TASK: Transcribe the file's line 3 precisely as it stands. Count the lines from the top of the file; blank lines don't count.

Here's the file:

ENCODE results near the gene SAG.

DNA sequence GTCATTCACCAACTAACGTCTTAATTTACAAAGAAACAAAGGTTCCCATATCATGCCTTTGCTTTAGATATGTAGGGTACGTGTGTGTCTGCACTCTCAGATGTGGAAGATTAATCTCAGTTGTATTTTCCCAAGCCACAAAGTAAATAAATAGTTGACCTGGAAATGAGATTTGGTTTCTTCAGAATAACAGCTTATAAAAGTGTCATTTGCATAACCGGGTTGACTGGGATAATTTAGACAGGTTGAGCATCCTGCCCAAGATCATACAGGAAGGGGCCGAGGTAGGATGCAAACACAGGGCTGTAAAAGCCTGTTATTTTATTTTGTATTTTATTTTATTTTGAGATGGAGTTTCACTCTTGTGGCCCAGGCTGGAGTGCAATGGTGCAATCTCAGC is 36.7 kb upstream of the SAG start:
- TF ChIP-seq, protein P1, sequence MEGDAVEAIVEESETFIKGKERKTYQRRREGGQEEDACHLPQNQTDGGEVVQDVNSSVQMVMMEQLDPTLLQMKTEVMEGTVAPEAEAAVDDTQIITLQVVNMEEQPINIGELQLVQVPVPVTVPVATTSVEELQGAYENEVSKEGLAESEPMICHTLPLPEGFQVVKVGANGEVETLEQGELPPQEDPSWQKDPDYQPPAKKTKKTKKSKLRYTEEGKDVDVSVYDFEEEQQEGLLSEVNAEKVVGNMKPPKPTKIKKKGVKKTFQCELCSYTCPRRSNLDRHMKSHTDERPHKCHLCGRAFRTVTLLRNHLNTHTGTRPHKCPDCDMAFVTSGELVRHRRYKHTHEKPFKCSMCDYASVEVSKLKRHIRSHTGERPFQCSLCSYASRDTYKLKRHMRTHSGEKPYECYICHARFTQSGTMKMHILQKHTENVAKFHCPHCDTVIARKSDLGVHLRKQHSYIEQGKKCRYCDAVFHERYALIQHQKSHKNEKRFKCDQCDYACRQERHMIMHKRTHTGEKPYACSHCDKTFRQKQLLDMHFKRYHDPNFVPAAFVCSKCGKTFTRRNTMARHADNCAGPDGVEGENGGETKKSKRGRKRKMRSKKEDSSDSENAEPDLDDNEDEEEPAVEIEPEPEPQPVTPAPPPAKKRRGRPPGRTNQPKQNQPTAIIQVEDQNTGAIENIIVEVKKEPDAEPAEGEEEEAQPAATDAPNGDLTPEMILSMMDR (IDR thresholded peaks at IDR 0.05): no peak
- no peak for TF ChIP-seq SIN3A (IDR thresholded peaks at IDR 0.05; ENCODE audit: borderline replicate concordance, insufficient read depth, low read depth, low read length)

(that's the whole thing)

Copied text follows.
- TF ChIP-seq, protein P1, sequence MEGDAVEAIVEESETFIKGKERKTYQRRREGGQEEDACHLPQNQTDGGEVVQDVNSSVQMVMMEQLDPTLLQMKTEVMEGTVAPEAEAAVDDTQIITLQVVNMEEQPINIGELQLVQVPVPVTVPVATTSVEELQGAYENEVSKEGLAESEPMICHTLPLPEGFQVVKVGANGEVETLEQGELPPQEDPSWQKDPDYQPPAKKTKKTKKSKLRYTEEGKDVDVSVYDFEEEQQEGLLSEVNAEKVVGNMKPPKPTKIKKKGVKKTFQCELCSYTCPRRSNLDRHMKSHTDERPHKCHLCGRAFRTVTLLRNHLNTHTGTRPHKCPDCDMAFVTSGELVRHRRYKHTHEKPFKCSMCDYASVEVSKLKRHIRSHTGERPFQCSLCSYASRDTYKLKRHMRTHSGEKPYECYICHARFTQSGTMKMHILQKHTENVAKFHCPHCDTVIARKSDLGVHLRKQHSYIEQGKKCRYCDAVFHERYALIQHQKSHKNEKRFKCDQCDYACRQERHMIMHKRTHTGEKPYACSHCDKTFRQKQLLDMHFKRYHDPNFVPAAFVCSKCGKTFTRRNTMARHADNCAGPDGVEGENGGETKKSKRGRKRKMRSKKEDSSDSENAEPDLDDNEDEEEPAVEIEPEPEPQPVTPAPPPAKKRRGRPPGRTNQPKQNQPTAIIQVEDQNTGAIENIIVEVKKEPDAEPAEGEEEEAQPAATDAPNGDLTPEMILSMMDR (IDR thresholded peaks at IDR 0.05): no peak